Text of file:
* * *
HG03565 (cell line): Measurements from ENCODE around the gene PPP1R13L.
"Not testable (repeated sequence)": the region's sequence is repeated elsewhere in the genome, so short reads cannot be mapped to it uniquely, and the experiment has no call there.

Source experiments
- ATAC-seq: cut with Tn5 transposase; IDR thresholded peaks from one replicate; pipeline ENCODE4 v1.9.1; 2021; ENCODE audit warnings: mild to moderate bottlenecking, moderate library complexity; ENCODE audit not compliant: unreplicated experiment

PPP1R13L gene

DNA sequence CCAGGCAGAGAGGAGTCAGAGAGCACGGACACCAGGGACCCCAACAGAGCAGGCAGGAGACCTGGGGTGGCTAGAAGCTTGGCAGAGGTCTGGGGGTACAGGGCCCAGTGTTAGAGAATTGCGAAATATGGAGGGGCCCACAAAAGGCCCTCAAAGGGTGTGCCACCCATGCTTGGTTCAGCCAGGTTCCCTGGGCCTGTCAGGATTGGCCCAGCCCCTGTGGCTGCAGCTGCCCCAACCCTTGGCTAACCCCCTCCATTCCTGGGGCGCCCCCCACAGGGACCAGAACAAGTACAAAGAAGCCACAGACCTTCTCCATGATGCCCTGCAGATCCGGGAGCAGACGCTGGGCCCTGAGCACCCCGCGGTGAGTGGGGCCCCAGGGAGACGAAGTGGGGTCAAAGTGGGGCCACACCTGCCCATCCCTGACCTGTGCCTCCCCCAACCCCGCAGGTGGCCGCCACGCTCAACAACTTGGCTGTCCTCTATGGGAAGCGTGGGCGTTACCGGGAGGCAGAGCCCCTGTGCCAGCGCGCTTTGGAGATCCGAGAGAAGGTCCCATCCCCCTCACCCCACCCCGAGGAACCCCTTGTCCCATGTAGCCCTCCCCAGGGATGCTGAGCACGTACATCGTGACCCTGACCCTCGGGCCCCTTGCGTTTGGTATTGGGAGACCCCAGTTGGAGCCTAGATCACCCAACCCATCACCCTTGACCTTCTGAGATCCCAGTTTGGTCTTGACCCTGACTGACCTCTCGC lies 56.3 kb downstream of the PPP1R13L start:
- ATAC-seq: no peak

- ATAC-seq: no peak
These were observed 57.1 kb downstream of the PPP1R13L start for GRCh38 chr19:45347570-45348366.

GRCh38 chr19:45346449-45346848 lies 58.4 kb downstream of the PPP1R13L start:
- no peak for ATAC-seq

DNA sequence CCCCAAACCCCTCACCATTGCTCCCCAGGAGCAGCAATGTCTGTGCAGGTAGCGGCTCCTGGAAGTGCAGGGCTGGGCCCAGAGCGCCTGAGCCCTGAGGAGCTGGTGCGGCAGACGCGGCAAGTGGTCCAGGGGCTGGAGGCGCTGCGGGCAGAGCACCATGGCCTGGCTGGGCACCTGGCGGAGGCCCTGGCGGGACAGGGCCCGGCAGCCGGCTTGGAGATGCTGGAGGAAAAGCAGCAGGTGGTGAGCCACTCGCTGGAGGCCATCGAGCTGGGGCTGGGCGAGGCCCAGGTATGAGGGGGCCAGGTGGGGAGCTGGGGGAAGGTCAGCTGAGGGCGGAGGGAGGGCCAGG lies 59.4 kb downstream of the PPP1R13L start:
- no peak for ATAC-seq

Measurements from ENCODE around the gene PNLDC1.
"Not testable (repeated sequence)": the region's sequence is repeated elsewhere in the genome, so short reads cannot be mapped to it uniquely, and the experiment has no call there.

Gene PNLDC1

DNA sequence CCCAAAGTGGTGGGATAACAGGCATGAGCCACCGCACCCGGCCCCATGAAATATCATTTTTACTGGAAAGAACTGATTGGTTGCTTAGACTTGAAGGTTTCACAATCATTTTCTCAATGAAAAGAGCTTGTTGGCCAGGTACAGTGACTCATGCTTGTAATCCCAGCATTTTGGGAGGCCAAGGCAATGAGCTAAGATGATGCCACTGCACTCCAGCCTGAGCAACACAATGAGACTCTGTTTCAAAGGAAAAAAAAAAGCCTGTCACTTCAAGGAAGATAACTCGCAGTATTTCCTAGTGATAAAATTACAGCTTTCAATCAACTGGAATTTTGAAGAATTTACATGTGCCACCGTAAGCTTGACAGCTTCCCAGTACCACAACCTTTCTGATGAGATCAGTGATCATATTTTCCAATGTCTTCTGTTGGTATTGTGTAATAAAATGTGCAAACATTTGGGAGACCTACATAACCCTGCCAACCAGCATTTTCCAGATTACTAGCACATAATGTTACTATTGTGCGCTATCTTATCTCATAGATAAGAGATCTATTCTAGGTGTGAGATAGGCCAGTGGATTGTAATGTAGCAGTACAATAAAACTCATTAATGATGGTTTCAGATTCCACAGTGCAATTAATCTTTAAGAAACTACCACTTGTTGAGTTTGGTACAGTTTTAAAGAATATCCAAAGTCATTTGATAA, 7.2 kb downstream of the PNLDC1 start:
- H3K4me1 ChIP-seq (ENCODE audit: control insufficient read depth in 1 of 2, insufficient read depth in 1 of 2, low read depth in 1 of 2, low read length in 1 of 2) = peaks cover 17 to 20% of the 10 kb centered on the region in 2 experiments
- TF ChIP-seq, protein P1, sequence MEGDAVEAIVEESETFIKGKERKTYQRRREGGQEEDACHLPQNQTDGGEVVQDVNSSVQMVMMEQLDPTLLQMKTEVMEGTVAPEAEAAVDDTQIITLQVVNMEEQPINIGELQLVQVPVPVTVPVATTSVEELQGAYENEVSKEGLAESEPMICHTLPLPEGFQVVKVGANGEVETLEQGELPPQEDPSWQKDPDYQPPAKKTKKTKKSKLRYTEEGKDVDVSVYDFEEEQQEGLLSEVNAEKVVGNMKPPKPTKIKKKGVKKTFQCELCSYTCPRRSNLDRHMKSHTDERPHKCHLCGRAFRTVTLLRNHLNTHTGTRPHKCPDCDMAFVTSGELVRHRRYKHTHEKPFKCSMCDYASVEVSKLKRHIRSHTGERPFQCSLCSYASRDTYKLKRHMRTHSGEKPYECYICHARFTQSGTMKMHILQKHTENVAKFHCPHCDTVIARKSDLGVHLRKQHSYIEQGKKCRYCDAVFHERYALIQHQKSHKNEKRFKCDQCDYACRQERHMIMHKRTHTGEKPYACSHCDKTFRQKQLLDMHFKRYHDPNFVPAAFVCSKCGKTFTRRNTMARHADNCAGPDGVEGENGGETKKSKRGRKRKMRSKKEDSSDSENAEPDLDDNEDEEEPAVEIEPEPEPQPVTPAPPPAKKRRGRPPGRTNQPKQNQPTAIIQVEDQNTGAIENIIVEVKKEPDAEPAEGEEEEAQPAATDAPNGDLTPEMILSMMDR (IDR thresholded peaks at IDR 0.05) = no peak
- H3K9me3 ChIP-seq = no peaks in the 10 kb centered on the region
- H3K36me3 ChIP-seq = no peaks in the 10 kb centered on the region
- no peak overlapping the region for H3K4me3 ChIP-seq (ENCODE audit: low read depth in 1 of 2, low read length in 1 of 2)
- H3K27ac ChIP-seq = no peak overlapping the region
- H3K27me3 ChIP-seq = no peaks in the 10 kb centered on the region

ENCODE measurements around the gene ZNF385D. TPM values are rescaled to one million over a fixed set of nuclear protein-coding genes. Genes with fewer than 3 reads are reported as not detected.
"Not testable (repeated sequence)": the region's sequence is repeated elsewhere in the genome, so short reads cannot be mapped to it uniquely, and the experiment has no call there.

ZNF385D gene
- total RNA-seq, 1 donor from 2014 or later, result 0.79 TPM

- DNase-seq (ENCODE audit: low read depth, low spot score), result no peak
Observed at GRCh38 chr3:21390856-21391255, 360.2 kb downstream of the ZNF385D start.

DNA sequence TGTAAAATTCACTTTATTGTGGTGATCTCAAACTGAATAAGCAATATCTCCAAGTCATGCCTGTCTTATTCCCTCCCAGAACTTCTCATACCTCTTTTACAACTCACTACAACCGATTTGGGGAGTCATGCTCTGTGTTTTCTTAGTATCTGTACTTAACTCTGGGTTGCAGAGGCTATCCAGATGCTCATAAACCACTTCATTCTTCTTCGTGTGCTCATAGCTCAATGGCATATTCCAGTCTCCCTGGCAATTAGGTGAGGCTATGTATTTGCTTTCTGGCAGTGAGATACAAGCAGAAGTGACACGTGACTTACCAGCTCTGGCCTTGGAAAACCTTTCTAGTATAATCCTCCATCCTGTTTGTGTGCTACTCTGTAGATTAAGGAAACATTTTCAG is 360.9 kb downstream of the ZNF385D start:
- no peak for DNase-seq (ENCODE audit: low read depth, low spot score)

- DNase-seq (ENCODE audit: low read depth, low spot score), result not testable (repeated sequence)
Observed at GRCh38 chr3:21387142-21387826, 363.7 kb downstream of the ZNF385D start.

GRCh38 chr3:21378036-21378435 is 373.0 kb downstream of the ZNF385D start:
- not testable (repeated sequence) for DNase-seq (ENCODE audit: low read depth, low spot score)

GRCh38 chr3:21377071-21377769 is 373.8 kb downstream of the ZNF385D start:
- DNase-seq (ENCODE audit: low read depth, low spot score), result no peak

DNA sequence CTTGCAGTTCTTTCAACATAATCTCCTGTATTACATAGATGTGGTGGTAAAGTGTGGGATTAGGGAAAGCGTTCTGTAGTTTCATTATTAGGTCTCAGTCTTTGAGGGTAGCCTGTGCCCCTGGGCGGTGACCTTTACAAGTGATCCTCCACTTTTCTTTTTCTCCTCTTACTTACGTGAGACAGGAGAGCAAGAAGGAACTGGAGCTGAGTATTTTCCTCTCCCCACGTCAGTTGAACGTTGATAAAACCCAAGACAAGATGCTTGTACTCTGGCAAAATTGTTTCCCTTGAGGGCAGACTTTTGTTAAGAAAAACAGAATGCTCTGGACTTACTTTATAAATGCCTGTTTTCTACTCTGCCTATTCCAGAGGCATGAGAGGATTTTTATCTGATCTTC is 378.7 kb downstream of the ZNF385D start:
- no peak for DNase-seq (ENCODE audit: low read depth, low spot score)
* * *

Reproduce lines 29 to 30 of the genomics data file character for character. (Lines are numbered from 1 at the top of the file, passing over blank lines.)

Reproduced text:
- DNase-seq (ENCODE audit: low read depth, low spot score), result no peak
Observed at GRCh38 chr3:21390856-21391255, 360.2 kb downstream of the ZNF385D start.